First, it is important to acknowledge that your research is conducted in a fragmented context so there will be gaps and limitations. These mean most studies on the Gaza Strip, despite the best ambitions, can be best described as ‘exploratory’.

Second, in order to gain a perspective on an issue of inquiry, for example, on higher education in Gaza and how it is affected by the occupation and internal conflict, the researcher may find it necessary to diversify their search to include interdisciplinary literature on Gaza, consulting writings on politics, economics, health, higher education, sociology, religion and other areas, as well as technical reports, blogs, theses and respected news channels’ coverage of the area.

Third, expanding the timescale for your literature search can also be useful as up-to-date writings on your topic may not be available. In this context, past descriptions of the situation may offer some guidance in clarifying your research.

Fourth, it is imperative that the researcher takes a critical stance, particularly when it comes to using data and statistics.

Fifth, from the outset, it is important to determine the voice and representation of your research because, based on this, your choices of terminology with regard to Gaza can be transparently shared with the reader and you can acknowledge rather than overlook that contestation exists.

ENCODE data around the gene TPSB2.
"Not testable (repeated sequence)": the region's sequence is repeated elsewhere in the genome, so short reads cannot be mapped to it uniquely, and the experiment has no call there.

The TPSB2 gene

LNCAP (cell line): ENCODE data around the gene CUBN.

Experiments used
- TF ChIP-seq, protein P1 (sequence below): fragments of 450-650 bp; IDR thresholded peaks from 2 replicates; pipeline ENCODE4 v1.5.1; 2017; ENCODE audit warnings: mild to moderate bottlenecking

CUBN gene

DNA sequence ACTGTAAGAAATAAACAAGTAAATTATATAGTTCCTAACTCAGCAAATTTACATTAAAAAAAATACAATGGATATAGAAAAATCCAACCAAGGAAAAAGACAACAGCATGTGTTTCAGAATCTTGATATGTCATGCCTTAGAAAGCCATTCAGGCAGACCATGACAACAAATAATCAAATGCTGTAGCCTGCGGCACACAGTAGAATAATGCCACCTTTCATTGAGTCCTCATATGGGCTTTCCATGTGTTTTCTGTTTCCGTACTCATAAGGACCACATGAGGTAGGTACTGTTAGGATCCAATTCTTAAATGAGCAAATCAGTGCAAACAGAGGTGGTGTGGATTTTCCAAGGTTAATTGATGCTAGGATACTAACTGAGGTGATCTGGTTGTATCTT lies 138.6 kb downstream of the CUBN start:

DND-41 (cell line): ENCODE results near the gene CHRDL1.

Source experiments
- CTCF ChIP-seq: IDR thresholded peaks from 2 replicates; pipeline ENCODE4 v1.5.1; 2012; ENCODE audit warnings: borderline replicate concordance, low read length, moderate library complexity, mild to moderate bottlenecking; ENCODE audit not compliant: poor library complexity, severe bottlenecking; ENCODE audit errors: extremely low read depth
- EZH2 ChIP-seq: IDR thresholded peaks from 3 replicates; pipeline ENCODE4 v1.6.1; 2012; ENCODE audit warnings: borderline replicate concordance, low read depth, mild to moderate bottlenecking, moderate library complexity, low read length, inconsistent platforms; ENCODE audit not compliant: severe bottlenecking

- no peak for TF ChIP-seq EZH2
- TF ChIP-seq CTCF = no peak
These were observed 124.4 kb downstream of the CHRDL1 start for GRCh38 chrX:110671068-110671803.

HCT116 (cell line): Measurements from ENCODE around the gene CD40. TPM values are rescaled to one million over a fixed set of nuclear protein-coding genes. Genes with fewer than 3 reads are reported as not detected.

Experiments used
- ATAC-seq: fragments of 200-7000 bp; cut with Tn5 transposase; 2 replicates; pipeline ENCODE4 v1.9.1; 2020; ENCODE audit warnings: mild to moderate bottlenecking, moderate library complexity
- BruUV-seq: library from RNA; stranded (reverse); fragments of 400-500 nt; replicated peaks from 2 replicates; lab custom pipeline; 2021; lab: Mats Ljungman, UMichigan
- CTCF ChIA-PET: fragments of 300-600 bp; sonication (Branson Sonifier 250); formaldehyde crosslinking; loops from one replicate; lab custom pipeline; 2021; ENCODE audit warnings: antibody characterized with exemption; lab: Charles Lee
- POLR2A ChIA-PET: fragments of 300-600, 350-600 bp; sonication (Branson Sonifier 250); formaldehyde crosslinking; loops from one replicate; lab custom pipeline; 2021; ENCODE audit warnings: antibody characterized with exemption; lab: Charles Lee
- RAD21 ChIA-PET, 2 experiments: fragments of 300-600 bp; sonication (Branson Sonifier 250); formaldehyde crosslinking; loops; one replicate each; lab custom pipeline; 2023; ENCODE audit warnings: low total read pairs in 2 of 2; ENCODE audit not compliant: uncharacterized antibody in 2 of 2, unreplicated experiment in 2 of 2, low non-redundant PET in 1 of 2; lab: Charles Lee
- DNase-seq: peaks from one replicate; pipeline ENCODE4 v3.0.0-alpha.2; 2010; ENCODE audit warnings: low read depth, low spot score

Sixth, there is a need for in-depth qualitative studies on Gaza that prioritise the experiences of people from this area over outsider top-down narratives about it. This can help create new meanings and definitions that represent these experiences.

Lastly, triangulating the literature between different sources and collecting data from different participants and institutions can offer useful insight into your topic of research.

Do justice to your interviewees

Personally, I see researching the Gaza Strip as a privilege. It gives me the ability to reflect on myself and my society and contribute to knowledge about this area of ‘de-development’, working to improve the life conditions for its population.

I also feel it requires a large degree of commitment, insight and creativity to do the research well and be able to link the lacking and fragmented pieces of literature together, which is a very interesting undertaking.

One excellent piece of advice that helped me through this challenging endeavour, and which I would like to pass on, is from Emeritus Professor Diane Reay during my Cambridge PhD study: “Aim to do justice to your interviewees/research!”. I always remember this and it always fires my heart with a sense of responsibility to persevere in researching Gaza.

Dr Mona Jebril is a research fellow at the Centre for Business Research, University of Cambridge, UK, working as part of the Global Challenges Research Fund project: Research for Health in Conflict. Her contribution focuses on analysing the political economy of health in Palestine, Jordan, Lebanon and Turkey, in relation to the Syrian conflict and the humanitarian crisis of refugees in these countries.